Top 7 Weirdest instant Noodles Flavors around the World
There are instant noodle varieties—the different colored packaging, the foreign characters, the funny drawings.
Here are our top 7 picks of the weirdest instant noodle flavors. Some are so weird, we’re pretty sure you don’t know them at all!
1. Batchelor's Super Noodles: Bacon Flavour
Super Noodles is the brand name of a dehydrated instant noodle snack, made by Batchelors in the United Kingdom (previously made by Kellogg's) and sold under the McDonnells brand in Ireland. They are prepared by being placed in a saucepan of boiling water, adding the sachet of flavoring, and stirring. Super Noodles can also be cooked and prepared using a microwave oven.
Thank for these bacon instant noodles. Pair 'em with eggs and toast and t's actually pretty great stuff. But, you should know, the rest of the day your burps will taste like bacon. This one was sent to me by a Ramen Rater fan in England who also included about two dozen other fascinating packs with flavors such as Curry, Sweet & Sour, and Southern Fried Chicken.
2. Koka Purple Wheat Noodle
Koka is a brand of instant noodles, manufactured by Tat Hui Foods Pte. Ltd. - a company founded in Singapore in 1986. The noodles are available in a variety of flavors, as packets or cup noodles. They are sold within Singapore, and since 1987, have been exported to markets across Asia, the Middle East, the United States, Europe, Africa, and Oceania. Along with the Sanwa noodle brand, Tat Hui exports over 100 million packets a year, and are a leading brand in Ireland, behind Unilever's Pot Noodle, where they are distributed by Boyne Valley Foods.
Now, don’t let the color burst your ramen bubble. According to its makers, the noodles will apparently give you the equivalent of 84 blueberries’ worth of antioxidants in every 100 grams. It’s also healthier as it’s been baked and not fried. And oh, you can find these weird noodles right here in Singapore!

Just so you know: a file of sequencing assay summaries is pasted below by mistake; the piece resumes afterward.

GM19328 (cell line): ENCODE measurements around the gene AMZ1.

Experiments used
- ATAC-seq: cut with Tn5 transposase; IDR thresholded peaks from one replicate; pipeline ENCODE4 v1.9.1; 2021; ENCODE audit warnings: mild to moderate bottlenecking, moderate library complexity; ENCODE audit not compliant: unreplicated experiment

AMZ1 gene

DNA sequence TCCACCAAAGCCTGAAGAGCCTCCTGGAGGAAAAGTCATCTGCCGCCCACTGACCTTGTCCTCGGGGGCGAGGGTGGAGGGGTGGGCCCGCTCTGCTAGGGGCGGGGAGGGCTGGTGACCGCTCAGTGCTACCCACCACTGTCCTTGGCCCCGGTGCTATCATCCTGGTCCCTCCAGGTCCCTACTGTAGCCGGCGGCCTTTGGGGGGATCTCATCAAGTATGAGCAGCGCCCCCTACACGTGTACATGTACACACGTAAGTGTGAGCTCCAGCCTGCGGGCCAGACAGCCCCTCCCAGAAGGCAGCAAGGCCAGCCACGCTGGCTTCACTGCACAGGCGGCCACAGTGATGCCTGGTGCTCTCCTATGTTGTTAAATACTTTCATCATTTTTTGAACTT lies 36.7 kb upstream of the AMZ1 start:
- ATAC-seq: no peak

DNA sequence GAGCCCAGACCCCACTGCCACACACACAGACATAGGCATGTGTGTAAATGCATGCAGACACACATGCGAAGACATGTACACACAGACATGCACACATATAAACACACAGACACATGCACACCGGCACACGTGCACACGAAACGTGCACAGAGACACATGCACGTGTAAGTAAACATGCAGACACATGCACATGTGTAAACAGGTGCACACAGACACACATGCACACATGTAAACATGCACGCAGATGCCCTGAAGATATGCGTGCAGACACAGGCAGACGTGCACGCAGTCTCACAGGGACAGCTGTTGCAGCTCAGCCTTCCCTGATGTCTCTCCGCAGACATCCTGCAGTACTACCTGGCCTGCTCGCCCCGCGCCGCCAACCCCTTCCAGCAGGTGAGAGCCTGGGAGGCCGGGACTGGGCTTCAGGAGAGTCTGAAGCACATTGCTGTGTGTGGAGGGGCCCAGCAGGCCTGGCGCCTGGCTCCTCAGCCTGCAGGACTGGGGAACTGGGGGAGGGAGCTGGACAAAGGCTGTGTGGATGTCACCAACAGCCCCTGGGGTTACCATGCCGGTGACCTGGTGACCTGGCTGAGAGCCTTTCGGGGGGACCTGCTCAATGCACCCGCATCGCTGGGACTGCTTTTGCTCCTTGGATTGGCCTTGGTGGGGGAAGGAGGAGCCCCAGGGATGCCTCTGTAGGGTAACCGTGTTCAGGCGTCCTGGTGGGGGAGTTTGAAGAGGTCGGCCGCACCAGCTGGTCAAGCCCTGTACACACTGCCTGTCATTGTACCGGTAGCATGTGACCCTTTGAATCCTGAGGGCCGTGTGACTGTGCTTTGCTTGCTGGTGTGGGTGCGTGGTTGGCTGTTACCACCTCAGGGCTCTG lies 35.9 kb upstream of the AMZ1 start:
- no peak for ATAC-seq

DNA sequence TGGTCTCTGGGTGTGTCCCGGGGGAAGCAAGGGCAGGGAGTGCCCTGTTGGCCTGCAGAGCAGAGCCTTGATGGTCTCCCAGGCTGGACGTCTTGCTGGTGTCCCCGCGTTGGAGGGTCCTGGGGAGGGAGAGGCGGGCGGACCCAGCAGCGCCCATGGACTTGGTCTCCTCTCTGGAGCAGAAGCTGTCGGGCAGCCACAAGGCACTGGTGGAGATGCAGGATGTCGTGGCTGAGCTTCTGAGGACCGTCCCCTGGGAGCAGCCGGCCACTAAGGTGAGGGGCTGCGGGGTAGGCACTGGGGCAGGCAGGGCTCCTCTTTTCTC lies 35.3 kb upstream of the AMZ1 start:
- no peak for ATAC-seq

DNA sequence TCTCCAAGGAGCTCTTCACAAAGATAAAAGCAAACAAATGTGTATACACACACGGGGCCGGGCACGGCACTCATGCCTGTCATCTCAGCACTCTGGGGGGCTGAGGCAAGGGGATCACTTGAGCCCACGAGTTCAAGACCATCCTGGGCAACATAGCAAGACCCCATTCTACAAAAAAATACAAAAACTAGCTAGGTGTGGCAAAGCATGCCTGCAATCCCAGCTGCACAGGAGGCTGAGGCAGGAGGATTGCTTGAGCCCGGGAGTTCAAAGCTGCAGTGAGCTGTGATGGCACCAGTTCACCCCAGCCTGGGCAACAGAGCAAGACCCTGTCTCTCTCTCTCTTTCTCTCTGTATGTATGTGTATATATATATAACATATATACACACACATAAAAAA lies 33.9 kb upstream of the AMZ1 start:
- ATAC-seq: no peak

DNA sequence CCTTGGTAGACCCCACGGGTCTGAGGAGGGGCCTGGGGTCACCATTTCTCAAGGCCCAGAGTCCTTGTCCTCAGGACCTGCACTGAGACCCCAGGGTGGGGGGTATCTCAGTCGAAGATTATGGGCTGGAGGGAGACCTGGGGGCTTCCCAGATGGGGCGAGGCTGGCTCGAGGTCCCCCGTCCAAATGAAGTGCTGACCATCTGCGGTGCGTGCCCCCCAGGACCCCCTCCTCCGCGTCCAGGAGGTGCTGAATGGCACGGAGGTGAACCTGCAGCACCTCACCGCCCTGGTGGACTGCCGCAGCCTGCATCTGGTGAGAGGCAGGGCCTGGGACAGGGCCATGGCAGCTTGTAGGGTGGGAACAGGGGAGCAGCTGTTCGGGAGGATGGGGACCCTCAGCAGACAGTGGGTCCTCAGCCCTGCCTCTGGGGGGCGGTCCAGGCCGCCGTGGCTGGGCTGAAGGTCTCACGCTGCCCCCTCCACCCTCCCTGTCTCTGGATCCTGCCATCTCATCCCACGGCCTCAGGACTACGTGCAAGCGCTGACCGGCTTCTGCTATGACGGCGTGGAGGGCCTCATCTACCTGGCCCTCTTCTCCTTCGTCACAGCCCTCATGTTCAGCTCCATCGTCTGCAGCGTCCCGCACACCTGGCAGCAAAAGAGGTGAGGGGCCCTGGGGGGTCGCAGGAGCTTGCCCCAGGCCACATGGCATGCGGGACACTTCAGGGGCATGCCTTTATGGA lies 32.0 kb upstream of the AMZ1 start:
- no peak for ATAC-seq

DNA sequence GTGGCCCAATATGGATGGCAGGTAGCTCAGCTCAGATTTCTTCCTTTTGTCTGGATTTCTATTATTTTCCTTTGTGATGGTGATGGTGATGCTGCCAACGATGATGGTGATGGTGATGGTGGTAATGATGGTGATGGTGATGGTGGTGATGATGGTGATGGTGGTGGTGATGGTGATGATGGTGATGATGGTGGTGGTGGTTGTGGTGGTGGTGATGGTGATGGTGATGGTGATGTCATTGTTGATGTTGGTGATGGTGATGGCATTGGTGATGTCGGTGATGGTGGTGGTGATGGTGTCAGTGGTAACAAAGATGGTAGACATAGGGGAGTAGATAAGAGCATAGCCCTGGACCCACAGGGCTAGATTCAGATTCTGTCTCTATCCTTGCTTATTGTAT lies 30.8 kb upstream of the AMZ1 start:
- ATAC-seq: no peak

3. Tomato Yogurt Ramen
Tomato Yogurt Ramen. Usually, we associate yogurt with anything sweet, but it's ramen, right? So it must be savory? The curry powder, tomato sauce, and yogurt combine to make a thick and creamy broth. Grilled chicken makes the meal more filling, while the cilantro adds freshness.
Tomato Yogurt Ramen contains 10 billion lactic acid bacteria in noodles and 10 billion of them in soup, 20 billion lactic acid bacteria in total. The tomato taste matches very well with the yogurt taste. Contains lactic acid bacteria that makes the taste of the noodles more delicious. Made by adding tomato into the chicken and pork broth as well as yogurt powder, it has a creamy texture.
4. Rocket Brand Satoimo Noodles
Purple noodles eh? Weird. Couldn't pass them up, and actually, they were quite good. Makes for a colorful dinner plate. Purchased these at the Seattle Uwajimaya Asian supermarket.
In Japan, it is called satoimo (サトイモ, satoimo?), (kanji: 里芋) “village potato”. The “child” and “grandchild” corms which bud from the parent satoimo, are called imonoko (芋の子, imonoko?). Satoimo has been propagated in Southeast Asia since the late Jōmon period. It was a regional staple food before rice became predominant. The tuber, satoimo, is often prepared through simmering, but occasionally grated and eaten raw or steamed. The stalk, zuiki, can also be prepared a number of ways, depending on its variety.
5. Nissin Ajillo Instant Noodle
It looks as though ajillo is a Mexican/Spanish dish that features shrimp, vegetables, and sliced garlic.
The taste buds of Spaniards and Japanese get married in this cup. Garlic flavored olive oil is combined with toppings of cabbage, shrimp, and egg. If you love spice and you love garlic, chances are you’ll bow down to this amazing cup noodle.
6. Cheese Hamburger Ramen and Hot Dog Ramen
This is an extremely simple and delicious spin on the typical ramen noodles that can be EASILY found in the college environment! Something for the American patriots! Fushion food is popular in many countries but does this count? It counts right? Right...? Cheeseburgers and Hot Dogs are delicious nonetheless, so we're guessing you can't really go wrong with combining them with ramen!
7. Mayonnaise/Mustard Noodle
There's something strange and wonderful about this dual-chambered mayonnaise and mustard packet. It's from Japan, of course, the land of packaging gods. You squeeze it together with two fingers as shown and put it on the noodles after they're cooked. Go ahead and write your name in mayostard if you want. What's more, it's really good on top of this Nissin Yakisoba, purchased at a Japanese grocery in Seattle called Uwajimaya.
What did you think of these crazy ramen flavors? Would you like to see these in your Japanese snack box? What's the craziest flavor you can think of? Let us know in the comments! You may read other interesting information below:
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